Risk factors of blindness due to primary open angle glaucoma versus doubtful benefits of identifying patients at risk of glaucoma
Main risk factors for going blind due to primary open angle glaucoma are late detection, elevated initial intraocular pressure, poor control of IOP , progression of the disease detected in follow-up visits, lack of compliance to prescribed treatment and social risk factors that includes patients that come from lower socioeconomic groups and often live in developing countries.
Risk factors for developing POAG are, among others, statistically high IOP, family history of POAG, old age and race. Risk factors for the development of glaucoma put millions of healthy patients in the label of glaucoma suspects. Nevertheless, having the diagnosis of early POAG or being a glaucoma suspect carries a very low risk of going blind due to POAG.
We discuss the paradox of medical practice directed to prevention and early detection of diseases versus medical decision based on disease outcomes, taking POAG as an example.
Ambiguity and paradox characterize the two main roads of modern medicine: medical decision based on disease outcomes versus medical practice directed to the prevention and early detection of diseases.
The focus of scientific knowledge has shifted from care to risk assessment, making virtually all human beings run the risk of being labeled as sick when approaching doctors. Health expenditure grows driven mostly by over treatment and defensive medicine 1.
Discussion on this subject is frequently seen in medical literature but has received little attention in ophthalmology. Primary open angle glaucoma (POAG) is a good example of the mentioned paradox because the main risk factors that may lead to blindness are well known yet most efforts in clinical and epidemiologic research are directed to early diagnosis and treatment or to the identification of patients vulnerable to be labeled as glaucoma suspects. The fact that these patients are at a very low risk of visual loss is purposely bypassed. It should also be mentioned that most researches on glaucoma are based on surrogates.
The statement that glaucoma is a blinding disease and that it is one of the leading causes of blindness in the world is generally used as a first sentence in many papers on glaucoma. Degeneration of the macula comes first among the main recorded causes of certifications for blindness (around 60%), followed by glaucoma (10%) and diabetic retinopathy (6%)2 . Despite being so widely used, both words, glaucoma and blindness, are ill defined.
Glaucoma gathers several different diseases that may cause visual loss but have different physiopathology, treatment and prognosis. POAG and primary angle-closure glaucoma are the two most important types of glaucoma and differ widely in incidence in different regions of the world, as do their relevance as a cause of blindness. Most efforts in screening research, detection of early disease, identification of risk factors, new technologies to detect progression and development of new drugs are directed to POAG.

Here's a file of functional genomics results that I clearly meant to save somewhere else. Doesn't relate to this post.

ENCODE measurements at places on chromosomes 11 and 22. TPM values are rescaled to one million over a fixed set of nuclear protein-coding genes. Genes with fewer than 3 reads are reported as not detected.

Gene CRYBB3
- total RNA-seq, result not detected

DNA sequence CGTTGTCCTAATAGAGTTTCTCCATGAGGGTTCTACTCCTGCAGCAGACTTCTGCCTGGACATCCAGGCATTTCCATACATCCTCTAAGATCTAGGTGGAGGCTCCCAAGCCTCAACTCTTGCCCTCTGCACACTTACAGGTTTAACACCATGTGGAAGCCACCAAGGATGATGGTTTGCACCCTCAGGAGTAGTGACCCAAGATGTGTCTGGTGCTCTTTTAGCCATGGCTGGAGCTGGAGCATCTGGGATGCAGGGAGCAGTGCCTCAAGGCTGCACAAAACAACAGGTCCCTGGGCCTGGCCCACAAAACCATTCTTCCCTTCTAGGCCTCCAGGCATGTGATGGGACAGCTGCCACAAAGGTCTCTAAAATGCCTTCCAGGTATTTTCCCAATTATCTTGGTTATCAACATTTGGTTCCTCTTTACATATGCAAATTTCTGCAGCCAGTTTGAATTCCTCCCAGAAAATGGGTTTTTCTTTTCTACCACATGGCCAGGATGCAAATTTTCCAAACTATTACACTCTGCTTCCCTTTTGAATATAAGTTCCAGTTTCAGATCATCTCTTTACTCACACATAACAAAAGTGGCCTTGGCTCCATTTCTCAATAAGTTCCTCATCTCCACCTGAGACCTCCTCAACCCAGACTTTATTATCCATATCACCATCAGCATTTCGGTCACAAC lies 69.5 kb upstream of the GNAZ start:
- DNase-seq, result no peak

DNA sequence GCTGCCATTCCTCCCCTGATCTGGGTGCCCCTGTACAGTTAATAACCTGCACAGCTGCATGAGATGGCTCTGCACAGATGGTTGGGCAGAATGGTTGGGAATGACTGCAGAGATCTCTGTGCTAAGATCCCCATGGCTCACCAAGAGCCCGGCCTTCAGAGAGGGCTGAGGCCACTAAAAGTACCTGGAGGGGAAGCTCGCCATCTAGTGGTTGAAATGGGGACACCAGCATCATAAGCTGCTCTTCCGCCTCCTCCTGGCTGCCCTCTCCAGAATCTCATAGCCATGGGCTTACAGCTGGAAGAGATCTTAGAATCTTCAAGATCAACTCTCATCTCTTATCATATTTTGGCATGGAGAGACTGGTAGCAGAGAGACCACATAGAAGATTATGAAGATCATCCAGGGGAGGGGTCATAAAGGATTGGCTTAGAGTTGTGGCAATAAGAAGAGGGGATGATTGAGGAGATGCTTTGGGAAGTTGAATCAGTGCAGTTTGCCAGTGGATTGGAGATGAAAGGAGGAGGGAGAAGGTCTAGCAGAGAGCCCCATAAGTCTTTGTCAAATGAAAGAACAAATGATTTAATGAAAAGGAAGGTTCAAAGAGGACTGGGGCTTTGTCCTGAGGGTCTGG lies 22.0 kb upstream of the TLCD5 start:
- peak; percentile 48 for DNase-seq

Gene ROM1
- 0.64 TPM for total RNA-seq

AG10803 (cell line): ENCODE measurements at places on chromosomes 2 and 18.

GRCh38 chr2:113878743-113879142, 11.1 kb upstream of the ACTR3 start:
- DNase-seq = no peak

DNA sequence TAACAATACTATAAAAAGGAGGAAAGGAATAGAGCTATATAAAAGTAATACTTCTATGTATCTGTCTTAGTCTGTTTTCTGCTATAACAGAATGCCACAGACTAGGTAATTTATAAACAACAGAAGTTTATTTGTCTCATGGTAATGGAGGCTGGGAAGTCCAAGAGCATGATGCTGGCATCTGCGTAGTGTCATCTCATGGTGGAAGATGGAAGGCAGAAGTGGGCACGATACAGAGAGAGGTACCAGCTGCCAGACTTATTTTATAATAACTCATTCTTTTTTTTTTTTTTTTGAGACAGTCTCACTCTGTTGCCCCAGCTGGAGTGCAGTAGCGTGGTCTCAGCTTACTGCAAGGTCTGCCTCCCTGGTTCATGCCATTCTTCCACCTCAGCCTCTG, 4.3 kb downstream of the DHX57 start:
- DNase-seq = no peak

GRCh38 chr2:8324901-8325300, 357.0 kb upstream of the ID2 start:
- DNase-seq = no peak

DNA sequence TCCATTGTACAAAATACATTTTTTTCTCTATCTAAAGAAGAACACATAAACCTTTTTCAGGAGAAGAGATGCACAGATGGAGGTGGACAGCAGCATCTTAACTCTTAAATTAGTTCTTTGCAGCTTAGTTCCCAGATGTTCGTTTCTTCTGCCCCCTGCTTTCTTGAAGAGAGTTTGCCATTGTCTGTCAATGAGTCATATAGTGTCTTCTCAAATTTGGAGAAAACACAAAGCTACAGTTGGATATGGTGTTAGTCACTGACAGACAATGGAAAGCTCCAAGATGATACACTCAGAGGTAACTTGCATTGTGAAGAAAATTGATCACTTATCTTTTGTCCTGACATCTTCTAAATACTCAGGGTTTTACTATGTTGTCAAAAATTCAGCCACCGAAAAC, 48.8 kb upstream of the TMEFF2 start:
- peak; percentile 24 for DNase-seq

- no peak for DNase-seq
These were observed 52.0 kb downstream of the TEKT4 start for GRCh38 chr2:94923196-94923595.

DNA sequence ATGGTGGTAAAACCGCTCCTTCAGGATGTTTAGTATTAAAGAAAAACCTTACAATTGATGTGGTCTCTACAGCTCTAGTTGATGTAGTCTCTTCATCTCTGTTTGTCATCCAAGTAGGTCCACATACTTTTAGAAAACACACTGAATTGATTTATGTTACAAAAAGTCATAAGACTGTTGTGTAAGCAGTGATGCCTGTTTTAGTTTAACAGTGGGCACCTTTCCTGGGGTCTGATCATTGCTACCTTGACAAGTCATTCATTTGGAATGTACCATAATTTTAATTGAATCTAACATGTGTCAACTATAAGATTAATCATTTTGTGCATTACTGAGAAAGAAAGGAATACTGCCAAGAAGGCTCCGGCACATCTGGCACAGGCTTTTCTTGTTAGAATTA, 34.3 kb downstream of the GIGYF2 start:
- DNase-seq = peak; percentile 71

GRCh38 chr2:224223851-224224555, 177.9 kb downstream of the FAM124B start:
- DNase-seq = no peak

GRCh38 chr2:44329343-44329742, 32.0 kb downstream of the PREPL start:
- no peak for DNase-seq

The word blindness, so often used in medical literature, may have different meanings 3. Bilateral visual acuity worse or equal to 0.1 is frequently used. It is also defined as visual field of less than 20 degrees, even with a 20/20 visual acuity 4, 5 . In the mind of those who hear the word, doctors of layman alike, it is immediately understood as complete darkness or no light perception in both eyes. Registered bilateral blindness in glaucoma patients often does not have glaucoma as the only or the main cause of blindness. Other associated diseases like cataract or macular disease being the reason of low visual acuity 4.
We discuss the importance of distinguishing risk factors for progression to blindness due to POAG from risk factors of developing glaucoma.
Risk factors of blindness due to POAG
Despite the improvement of diagnostic and treatment methods, glaucoma still remains an important cause of blindness worldwide. Despite this truth, the risk of going blind from POAG in treated patients is relatively small, unless one or more of the risk factors for progression to blindness are present 6, 7, 8 . These risk factors for going blind are most critical in those patients with POAG diagnosed with high IOP and are:
- Advanced stage of glaucoma at diagnosis or late detection, i.e., severe field loss in at least one eye in newly diagnosed patients 6, 8, 9;
- Elevated initial IOP 5, 8;
- Poor control of IOP or fluctuation of IOP detected in follow-up visits 8 ;
- Progression of visual field loss, increase in optic disc cup, disc haemorrhages in follow-up visits, which may allow doctors to classify patients as slow and fast progressors; fast progressors are at increased risk of going blind 10;
- Lack of compliance to prescribed treatment 6. Many cases of no compliance have in its root the fact that medical therapy for glaucoma involves potentially lifelong adherence to therapies that may be expensive, difficult to obtain in poor or rural areas, and often have annoying collateral effects 11.
- Social risk factors, which includes being born and living in developing countries; patients from lower socioeconomic groups and patients less educated are more likely to have late presentation of glaucoma and to be non-compliers 6, 9.
The identification of patients that run an increased risk of progressing to visual loss is very important so that a more aggressive approach on clinical or surgical treatment may be taken.